Allegany Communications Sports
The Baltimore Orioles decided to move the left-field wall at Oriole Park at Camden Yards back roughly 30 feet and raise the height of the wall to 13 feet from the previous seven feet.
It seemed like a good idea at the time and, truthfully, remains a good idea. The original left-to-center dimensions were short to begin with, even when the park played larger in the early days, and grew ridiculously shorter with each passing season as hitters grew increasingly bigger and stronger (and more devoted to their science homework) and pitching grew increasingly sorry.
While not many balls had been hit very close to the wall in the early weeks of this season, hitters have recently begun to get closer and closer to it, not to mention surpass it.
Austin Hays easily cleared it last Thursday night to put the Orioles ahead for good against the Twins, who nearly lost a center fielder earlier in the four-game series when he was forced to pull up and slide into the front edge of the bullpen corner in left-center on a triple hit by Rougned Odor.
The bottom line is the new dimensions are going to take some time and some adjusting to, for the hitters, the outfielders and, yes, the fans. Camden Yards has always been so aesthetically and naturally pleasing to the eye that our memory and visual instincts are still being tested and not at all used to the new environment.
The first time it has appeared to affect an outcome of a game, based on what we remember of the original dimensions, came in the first game of Sunday’s doubleheader against Kansas City. The Orioles lost the game, 6-4 – losing a 4-3 lead in the eighth and ninth innings with horrible defense – and lost at least two runs based on the new and larger dimensions, including Ryan Mountcastle’s double that appeared to hit off the top of the wall, but was not ruled a home run.
Well, that did not cost the Orioles the game because the current dimensions are the current dimensions, and that’s just that. Granted, there are times when it seems the Orioles thinkers who brainstormed this may have gone too far because the new wall is significantly deeper and significantly higher.
It is an entirely different ballpark now with the way it plays, and even though the Orioles have at least three power guys – Hays, Mountcastle and Trey Mancini – who bat right-handed, they are all good enough hitters to reach and surpass the wall, as Hays and Mountcastle have already established, and are good enough to adjust their hitting approach, which, I believe is what the Orioles, in part, had in mind.
When players are big enough, strong enough and good enough, if they automatically hit behind the ball and hit up the middle, their power will play out naturally and the home runs will come, particularly as the air just off the Chesapeake Bay grows hotter.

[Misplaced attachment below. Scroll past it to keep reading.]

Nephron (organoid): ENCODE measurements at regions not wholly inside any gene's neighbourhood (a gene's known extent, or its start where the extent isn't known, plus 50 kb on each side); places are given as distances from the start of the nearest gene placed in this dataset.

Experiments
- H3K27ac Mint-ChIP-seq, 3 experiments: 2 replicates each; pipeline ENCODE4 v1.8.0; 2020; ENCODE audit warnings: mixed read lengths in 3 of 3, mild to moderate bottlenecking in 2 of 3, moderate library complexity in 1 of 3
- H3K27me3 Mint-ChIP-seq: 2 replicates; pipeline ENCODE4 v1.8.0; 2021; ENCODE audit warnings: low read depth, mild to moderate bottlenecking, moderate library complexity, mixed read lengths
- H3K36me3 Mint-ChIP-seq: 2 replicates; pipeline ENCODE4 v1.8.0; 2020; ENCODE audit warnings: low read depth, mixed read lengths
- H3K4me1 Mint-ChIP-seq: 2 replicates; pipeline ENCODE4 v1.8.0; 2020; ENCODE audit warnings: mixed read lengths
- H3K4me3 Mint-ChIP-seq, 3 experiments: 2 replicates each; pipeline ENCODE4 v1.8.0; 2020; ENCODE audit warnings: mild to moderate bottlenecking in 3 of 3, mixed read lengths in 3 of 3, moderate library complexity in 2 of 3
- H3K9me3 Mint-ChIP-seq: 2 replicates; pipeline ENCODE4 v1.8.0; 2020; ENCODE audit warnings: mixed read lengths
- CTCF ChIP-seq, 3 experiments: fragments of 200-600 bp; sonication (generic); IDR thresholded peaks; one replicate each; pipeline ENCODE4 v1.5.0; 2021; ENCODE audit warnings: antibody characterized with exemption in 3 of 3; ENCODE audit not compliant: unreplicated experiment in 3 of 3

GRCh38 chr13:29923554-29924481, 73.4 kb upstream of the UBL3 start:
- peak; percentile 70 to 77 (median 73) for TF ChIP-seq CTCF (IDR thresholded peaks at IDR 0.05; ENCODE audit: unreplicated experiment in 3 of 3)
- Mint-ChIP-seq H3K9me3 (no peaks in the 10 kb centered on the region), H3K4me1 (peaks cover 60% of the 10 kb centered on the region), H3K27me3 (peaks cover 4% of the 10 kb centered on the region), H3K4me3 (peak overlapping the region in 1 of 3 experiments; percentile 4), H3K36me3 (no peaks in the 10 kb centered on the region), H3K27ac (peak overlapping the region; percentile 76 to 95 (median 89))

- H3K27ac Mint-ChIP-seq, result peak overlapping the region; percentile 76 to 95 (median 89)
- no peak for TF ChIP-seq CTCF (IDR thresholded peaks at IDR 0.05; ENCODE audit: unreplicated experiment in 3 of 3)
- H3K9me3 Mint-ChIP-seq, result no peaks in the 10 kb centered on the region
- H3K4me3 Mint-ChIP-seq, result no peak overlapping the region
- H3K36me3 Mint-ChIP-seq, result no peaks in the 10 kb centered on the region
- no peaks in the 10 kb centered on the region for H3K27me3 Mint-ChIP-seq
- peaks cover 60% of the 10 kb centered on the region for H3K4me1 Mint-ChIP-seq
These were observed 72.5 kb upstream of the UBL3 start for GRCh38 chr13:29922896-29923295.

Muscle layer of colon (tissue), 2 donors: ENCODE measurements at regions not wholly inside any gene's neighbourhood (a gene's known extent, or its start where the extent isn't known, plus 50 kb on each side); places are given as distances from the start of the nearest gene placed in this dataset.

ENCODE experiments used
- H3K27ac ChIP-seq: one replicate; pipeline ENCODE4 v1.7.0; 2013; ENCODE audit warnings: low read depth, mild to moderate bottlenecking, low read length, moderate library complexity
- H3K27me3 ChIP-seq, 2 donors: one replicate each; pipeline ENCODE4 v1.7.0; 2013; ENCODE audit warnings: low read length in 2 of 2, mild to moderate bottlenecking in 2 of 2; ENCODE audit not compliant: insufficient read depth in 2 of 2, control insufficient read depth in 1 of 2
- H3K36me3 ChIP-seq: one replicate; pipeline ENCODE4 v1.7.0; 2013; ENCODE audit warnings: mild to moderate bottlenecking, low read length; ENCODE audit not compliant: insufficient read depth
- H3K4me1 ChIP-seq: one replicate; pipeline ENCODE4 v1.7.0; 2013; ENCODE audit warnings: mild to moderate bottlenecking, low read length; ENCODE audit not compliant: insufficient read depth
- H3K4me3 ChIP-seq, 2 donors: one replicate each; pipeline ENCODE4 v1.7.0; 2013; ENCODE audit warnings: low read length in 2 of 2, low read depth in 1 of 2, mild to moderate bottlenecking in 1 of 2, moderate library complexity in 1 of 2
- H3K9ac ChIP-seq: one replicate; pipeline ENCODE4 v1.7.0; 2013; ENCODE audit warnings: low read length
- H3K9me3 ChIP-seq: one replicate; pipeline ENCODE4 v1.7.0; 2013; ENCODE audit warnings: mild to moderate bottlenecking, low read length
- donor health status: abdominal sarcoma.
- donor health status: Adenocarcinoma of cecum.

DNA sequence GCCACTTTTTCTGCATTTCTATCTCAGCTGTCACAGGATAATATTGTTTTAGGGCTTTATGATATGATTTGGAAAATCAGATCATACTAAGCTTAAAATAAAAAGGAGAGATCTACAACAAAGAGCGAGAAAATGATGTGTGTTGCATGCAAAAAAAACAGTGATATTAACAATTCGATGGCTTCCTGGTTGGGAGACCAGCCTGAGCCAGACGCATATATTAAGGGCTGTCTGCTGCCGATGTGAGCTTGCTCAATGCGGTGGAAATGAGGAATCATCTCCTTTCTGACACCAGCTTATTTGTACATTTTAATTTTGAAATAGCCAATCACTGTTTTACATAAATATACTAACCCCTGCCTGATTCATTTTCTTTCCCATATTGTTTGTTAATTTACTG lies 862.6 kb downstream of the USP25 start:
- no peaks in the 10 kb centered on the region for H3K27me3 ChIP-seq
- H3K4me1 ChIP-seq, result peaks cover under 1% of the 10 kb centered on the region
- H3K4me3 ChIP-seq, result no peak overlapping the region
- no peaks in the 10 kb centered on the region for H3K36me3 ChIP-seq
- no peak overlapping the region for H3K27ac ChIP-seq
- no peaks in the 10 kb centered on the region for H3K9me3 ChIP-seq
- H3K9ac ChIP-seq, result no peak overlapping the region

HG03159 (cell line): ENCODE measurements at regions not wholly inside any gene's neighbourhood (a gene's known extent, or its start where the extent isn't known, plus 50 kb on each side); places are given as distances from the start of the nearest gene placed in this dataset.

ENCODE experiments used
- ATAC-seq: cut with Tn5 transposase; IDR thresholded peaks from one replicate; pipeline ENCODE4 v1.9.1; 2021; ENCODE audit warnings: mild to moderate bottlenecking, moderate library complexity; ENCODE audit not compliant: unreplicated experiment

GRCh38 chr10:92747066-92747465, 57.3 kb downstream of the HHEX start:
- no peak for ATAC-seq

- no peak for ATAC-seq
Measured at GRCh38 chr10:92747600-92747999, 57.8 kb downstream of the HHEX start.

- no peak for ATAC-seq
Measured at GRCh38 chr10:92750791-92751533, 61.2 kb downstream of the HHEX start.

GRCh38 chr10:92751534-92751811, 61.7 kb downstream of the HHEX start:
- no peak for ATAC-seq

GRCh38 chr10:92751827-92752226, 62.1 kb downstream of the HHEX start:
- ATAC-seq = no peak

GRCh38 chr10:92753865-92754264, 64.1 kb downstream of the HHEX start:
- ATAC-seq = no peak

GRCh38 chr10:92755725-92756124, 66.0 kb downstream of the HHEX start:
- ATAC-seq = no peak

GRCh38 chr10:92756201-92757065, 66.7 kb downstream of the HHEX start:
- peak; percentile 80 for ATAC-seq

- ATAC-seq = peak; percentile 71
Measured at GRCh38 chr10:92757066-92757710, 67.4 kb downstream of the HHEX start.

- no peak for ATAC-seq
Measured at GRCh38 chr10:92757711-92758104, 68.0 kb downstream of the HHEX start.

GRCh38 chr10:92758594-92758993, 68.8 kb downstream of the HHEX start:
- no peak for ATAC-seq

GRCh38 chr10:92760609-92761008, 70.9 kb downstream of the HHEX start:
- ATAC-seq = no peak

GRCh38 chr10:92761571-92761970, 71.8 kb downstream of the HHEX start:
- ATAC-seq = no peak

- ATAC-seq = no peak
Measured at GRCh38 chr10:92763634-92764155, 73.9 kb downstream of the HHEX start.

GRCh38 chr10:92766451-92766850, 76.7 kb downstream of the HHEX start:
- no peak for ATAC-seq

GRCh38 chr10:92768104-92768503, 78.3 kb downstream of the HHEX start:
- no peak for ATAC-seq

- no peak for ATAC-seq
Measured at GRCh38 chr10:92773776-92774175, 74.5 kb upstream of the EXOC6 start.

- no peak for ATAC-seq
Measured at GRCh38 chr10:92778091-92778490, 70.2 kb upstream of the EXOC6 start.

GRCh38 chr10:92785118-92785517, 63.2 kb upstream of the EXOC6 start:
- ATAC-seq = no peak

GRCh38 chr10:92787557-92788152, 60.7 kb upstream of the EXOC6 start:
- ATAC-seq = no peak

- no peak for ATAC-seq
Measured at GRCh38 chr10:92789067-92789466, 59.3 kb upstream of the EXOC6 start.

The Orioles will develop more effective all-around hitting approaches and, in turn, be better suited to play the hit-to-all-fields, pass-the-baton style of offense the front office is striving for. Their natural power will play out on its own, setting the stage for the young players who will soon flood the Orioles big-league roster, already employing this hitting approach, as opposed to constantly pulling the ball down the short left-field line.
When a team develops a natural to-all-fields approach, its strengths will also play more significantly in other parks. Witness the ’96 Yankees hitting more effectively in Camden Yards when it played bigger than did the homer-or-bust Orioles, whose game that season was actually better suited for Yankee Stadium.
Most obvious, the new dimensions were established for the purpose of improving Orioles pitching and has already helped do that. Pitchers are working with a more natural approach, rather than being too fine to avoid the inside or lower outside portions of the plate, allowing their natural stuff to work on its own.
So, relax, Orioles fans, will ya? The loss in the opener of Sunday’s doubleheader with the Royals was frustrating, but it wasn’t the result of the new dimensions. It was the result of poor defense.
And the Orioles, who are not yet a very good team, have no margin of error to give away outs and runs without it giving away games.
Mike Burke writes about sports and other stuff for Allegany Communications. He began covering sports for the Prince George’s Sentinel in 1981 and joined the Cumberland Times-News sports staff in 1984, serving as sports editor for over 30 years. Contact him at [email protected] and [email protected]. Follow him on Twitter @MikeBurkeMDT